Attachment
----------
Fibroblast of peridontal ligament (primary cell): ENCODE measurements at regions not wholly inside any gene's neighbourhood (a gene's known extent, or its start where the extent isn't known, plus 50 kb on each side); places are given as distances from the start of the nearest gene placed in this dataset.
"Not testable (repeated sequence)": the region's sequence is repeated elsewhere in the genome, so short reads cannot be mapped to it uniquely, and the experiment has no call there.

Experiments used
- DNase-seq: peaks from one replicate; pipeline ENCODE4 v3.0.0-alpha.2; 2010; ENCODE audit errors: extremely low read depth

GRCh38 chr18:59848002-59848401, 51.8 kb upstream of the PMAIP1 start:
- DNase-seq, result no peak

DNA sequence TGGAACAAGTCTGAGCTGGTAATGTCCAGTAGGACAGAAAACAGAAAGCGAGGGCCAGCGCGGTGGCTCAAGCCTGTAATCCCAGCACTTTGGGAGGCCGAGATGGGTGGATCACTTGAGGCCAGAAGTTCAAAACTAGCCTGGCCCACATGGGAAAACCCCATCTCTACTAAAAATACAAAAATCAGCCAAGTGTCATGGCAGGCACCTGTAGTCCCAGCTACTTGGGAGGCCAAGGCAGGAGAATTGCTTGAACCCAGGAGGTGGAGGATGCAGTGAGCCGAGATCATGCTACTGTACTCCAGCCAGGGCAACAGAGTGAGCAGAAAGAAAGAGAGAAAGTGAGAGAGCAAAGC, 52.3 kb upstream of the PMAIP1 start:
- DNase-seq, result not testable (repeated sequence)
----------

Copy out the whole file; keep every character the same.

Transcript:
Fibroblast of peridontal ligament (primary cell): ENCODE measurements at regions not wholly inside any gene's neighbourhood (a gene's known extent, or its start where the extent isn't known, plus 50 kb on each side); places are given as distances from the start of the nearest gene placed in this dataset.
"Not testable (repeated sequence)": the region's sequence is repeated elsewhere in the genome, so short reads cannot be mapped to it uniquely, and the experiment has no call there.

Experiments used
- DNase-seq: peaks from one replicate; pipeline ENCODE4 v3.0.0-alpha.2; 2010; ENCODE audit errors: extremely low read depth

GRCh38 chr18:59848002-59848401, 51.8 kb upstream of the PMAIP1 start:
- DNase-seq, result no peak

DNA sequence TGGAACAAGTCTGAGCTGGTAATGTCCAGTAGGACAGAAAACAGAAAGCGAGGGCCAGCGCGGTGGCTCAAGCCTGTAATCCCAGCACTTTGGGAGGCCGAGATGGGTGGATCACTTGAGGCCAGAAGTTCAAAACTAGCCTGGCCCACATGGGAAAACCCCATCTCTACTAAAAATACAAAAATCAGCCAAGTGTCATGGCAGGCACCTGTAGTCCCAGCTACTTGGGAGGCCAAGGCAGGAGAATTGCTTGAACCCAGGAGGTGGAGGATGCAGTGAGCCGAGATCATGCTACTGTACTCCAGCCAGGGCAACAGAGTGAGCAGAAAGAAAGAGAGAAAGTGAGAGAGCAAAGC, 52.3 kb upstream of the PMAIP1 start:
- DNase-seq, result not testable (repeated sequence)